Exiled asteroid discovered in outer reaches of solar system


When astronomers found a carbon-covered asteroid floating among icy bodies far away in our solar system, they thought it had to be a mistake.

An artistic representation of the exiled asteroid 2004 EW95, whose inner solar system origins confirm theories about the system's early days.

Dubbed Kuiper Belt Object 2004 EW95, the solitary traveller probably formed in the asteroid belt between Mars and Jupiter before journeying billions of miles to its new home.

The outward migration of Jupiter, Saturn, Uranus and Neptune is a critical element to our current solar system formation theory.

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This rocky witness of our solar system's primordial days offers unique evidence of that distant period.

Some scientific models already suggested that some carbonaceous asteroids could have been expelled to the Kuiper belt, but until now no one had been able to detect it reliably. Despite its size - 2004 EW95 is roughly 300 kilometres across - its discovery is quite a find because not only did the team have to search through an untold number of objects to locate it, but as c-types contain a large amount of carbon, they have a very low albedo, meaning they do not reflect much light.

The asteroid is nearly 200 miles wide and is about 2.5 billion miles from Earth, making it tricky to examine.

"It's like observing a giant mountain of coal against the pitch black canvas of the night sky", said Professor Thomas Puzia from the Pontificia Universidad Catolica de Chile, who co-authored the study. The Kuiper Belt starts past the orbit of Neptune, roughly 30 astronomical units from sunlight, roughly 30 times the distance between sunlight and Earth, and might stretch nearly as far too interstellar space.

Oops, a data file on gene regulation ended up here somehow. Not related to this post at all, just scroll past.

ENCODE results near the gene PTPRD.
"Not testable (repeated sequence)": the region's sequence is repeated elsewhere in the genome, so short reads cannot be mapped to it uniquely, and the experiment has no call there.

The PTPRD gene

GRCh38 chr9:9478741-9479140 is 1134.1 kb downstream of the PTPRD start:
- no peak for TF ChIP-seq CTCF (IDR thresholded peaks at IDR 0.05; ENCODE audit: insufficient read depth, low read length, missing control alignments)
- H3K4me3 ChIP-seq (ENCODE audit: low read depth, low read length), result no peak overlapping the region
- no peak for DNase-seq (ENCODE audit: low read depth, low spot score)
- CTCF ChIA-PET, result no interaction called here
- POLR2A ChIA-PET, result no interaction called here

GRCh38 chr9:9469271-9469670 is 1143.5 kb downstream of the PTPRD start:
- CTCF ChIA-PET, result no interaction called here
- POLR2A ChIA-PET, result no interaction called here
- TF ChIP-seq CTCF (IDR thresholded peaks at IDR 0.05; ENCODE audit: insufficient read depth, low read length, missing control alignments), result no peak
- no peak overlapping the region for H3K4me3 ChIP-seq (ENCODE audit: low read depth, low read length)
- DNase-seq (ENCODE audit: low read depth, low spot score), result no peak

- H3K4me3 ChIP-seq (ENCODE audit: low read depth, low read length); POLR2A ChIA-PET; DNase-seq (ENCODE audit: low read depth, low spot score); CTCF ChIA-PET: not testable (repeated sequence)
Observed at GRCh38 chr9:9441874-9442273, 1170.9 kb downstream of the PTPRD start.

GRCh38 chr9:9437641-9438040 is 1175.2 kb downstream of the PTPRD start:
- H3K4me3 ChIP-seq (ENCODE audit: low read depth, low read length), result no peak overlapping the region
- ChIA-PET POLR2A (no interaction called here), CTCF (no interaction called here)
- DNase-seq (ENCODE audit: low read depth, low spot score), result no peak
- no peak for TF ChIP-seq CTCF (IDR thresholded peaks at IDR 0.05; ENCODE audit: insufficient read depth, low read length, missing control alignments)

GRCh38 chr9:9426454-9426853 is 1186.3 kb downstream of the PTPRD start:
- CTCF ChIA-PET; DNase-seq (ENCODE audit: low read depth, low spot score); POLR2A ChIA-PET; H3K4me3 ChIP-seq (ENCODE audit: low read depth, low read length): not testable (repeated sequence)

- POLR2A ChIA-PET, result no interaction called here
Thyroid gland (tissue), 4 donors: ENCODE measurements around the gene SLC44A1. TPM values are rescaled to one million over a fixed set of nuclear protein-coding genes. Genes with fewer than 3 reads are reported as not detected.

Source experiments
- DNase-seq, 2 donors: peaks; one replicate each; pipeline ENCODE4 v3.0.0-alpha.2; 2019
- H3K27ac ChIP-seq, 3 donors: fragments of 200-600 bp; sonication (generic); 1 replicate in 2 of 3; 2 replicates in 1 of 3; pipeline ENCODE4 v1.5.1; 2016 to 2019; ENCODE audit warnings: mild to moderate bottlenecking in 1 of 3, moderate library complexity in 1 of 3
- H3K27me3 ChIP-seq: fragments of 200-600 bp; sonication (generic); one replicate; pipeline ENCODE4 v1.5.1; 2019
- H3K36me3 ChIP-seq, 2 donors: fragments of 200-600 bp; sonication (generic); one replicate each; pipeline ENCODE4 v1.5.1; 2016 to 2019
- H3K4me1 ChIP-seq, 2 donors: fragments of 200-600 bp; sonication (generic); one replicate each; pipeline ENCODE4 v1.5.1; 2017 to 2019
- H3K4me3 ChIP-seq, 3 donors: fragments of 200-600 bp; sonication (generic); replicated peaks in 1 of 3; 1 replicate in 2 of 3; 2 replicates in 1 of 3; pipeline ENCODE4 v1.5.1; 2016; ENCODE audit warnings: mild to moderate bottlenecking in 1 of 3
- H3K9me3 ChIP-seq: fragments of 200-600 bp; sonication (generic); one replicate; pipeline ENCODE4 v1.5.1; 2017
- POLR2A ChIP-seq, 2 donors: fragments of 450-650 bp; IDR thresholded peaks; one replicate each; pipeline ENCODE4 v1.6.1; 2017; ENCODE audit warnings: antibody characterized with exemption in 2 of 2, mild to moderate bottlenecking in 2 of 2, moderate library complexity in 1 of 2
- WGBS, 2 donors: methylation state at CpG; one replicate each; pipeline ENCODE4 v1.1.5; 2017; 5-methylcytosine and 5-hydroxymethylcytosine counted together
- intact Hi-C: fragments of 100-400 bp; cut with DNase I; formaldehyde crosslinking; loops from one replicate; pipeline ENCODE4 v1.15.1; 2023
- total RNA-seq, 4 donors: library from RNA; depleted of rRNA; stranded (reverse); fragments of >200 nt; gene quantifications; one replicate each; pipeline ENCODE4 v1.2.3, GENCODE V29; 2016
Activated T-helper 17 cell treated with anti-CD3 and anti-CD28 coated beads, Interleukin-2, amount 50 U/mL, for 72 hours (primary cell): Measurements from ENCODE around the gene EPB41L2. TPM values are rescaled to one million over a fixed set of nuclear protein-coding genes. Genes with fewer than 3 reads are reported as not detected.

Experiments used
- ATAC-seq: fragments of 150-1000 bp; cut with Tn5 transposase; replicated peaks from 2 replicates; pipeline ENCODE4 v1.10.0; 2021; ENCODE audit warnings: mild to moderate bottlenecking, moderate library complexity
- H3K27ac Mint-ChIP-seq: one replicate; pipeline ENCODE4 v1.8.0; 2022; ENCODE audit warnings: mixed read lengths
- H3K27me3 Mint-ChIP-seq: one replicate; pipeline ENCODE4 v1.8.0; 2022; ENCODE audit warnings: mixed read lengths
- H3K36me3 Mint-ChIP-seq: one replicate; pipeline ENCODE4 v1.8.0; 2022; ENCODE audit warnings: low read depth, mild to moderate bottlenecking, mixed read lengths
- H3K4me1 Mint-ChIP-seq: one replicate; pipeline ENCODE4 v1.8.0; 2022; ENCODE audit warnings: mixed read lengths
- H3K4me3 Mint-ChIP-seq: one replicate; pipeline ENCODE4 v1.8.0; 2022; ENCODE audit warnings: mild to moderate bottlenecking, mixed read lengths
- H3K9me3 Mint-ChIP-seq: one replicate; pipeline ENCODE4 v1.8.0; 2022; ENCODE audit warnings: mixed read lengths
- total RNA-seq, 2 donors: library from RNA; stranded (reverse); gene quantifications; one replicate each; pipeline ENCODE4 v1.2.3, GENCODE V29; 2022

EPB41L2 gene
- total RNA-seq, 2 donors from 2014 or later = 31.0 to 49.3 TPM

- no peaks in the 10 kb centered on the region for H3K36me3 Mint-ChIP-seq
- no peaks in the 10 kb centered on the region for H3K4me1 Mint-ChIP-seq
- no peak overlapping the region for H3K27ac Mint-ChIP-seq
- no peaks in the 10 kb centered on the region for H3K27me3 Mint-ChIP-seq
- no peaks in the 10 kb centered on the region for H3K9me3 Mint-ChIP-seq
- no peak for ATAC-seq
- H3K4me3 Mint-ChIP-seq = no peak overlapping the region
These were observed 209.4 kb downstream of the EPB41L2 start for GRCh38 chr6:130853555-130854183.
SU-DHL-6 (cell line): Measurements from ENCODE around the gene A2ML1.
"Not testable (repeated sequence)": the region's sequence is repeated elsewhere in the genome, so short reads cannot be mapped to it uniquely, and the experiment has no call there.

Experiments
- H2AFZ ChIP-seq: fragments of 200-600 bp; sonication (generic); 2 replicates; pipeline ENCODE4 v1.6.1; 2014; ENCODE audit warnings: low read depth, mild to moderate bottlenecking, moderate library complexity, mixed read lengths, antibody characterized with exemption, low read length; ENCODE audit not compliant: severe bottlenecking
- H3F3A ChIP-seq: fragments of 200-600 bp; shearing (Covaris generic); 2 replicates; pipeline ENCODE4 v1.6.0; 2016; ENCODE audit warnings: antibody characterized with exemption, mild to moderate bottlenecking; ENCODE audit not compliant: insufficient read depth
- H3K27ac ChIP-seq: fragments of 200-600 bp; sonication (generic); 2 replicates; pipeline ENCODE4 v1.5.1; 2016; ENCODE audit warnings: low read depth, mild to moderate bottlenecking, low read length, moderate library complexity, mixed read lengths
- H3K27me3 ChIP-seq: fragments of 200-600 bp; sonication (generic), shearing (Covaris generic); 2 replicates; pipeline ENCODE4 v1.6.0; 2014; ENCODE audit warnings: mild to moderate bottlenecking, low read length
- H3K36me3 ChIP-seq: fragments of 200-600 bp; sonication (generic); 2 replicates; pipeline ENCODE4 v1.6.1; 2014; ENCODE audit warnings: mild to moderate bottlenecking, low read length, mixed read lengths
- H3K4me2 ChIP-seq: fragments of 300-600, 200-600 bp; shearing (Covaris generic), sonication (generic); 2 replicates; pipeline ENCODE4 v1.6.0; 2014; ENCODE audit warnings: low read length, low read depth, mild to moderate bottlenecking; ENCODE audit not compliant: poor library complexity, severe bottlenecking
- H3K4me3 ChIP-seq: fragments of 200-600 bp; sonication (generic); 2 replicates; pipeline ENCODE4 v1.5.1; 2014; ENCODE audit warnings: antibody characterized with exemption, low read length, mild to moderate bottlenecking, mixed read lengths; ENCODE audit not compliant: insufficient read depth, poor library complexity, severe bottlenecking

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"Not only is 2004 EW95 moving, it's also very faint", Seccull added. Further analysis revealed that the object did not share the same icy past as other rocks drifting nearby. But they started their outwards migration not long after the solar system was formed, and as they did so, they created all sorts of chaos.

The dramatic distance and the asteroid's relatively small size make it an extremely hard target to track, and the fact that it features carbon molecules, which makes it appear darker in color, doesn't make it any easier. So you can appreciate how weird it is that we just found an asteroid full of carbon inside the Kuiper Belt, the first known asteroid of its kind.

The 300km-long asteroid was discovered by astronomer Dr Wesley Fraser, of Queen's University Belfast, in Northern Ireland. It has 15 Member States: Austria, Belgium, the Czech Republic, Denmark, France, Finland, Germany, Italy, the Netherlands, Poland, Portugal, Spain, Sweden, Switzerland and the United Kingdom, along with the host state of Chile and with Australia as a strategic partner. At Paranal, ESO operates the Very Large Telescope and its world-leading Very Large Telescope Interferometer as well as two survey telescopes, VISTA working in the infrared and the visible-light VLT Survey Telescope.

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